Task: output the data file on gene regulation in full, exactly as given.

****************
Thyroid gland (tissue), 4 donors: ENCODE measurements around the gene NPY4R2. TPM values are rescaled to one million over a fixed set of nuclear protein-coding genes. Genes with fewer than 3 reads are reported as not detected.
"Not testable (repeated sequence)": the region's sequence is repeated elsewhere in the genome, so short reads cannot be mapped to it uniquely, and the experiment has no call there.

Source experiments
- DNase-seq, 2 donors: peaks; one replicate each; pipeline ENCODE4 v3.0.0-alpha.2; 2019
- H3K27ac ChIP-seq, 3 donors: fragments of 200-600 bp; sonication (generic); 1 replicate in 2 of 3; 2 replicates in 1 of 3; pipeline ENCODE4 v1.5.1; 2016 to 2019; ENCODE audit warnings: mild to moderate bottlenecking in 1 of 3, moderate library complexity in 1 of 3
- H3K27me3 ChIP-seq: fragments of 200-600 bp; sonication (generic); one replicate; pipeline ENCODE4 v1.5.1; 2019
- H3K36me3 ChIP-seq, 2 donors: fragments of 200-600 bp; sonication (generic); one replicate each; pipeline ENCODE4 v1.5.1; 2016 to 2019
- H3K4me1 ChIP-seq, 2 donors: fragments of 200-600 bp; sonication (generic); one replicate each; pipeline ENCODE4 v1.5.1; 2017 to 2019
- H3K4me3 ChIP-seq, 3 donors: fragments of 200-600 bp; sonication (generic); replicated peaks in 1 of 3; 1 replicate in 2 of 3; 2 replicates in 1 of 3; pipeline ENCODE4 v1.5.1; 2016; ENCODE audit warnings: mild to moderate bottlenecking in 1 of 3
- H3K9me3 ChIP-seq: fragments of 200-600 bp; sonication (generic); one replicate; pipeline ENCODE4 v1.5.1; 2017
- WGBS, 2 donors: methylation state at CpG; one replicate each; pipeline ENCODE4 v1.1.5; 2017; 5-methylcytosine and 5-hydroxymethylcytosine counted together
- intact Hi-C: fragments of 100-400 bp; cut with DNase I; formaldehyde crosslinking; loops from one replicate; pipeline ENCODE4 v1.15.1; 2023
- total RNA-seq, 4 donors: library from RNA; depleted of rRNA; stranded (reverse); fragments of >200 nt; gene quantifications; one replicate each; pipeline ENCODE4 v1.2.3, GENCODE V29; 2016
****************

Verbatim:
Thyroid gland (tissue), 4 donors: ENCODE measurements around the gene NPY4R2. TPM values are rescaled to one million over a fixed set of nuclear protein-coding genes. Genes with fewer than 3 reads are reported as not detected.
"Not testable (repeated sequence)": the region's sequence is repeated elsewhere in the genome, so short reads cannot be mapped to it uniquely, and the experiment has no call there.

Source experiments
- DNase-seq, 2 donors: peaks; one replicate each; pipeline ENCODE4 v3.0.0-alpha.2; 2019
- H3K27ac ChIP-seq, 3 donors: fragments of 200-600 bp; sonication (generic); 1 replicate in 2 of 3; 2 replicates in 1 of 3; pipeline ENCODE4 v1.5.1; 2016 to 2019; ENCODE audit warnings: mild to moderate bottlenecking in 1 of 3, moderate library complexity in 1 of 3
- H3K27me3 ChIP-seq: fragments of 200-600 bp; sonication (generic); one replicate; pipeline ENCODE4 v1.5.1; 2019
- H3K36me3 ChIP-seq, 2 donors: fragments of 200-600 bp; sonication (generic); one replicate each; pipeline ENCODE4 v1.5.1; 2016 to 2019
- H3K4me1 ChIP-seq, 2 donors: fragments of 200-600 bp; sonication (generic); one replicate each; pipeline ENCODE4 v1.5.1; 2017 to 2019
- H3K4me3 ChIP-seq, 3 donors: fragments of 200-600 bp; sonication (generic); replicated peaks in 1 of 3; 1 replicate in 2 of 3; 2 replicates in 1 of 3; pipeline ENCODE4 v1.5.1; 2016; ENCODE audit warnings: mild to moderate bottlenecking in 1 of 3
- H3K9me3 ChIP-seq: fragments of 200-600 bp; sonication (generic); one replicate; pipeline ENCODE4 v1.5.1; 2017
- WGBS, 2 donors: methylation state at CpG; one replicate each; pipeline ENCODE4 v1.1.5; 2017; 5-methylcytosine and 5-hydroxymethylcytosine counted together
- intact Hi-C: fragments of 100-400 bp; cut with DNase I; formaldehyde crosslinking; loops from one replicate; pipeline ENCODE4 v1.15.1; 2023
- total RNA-seq, 4 donors: library from RNA; depleted of rRNA; stranded (reverse); fragments of >200 nt; gene quantifications; one replicate each; pipeline ENCODE4 v1.2.3, GENCODE V29; 2016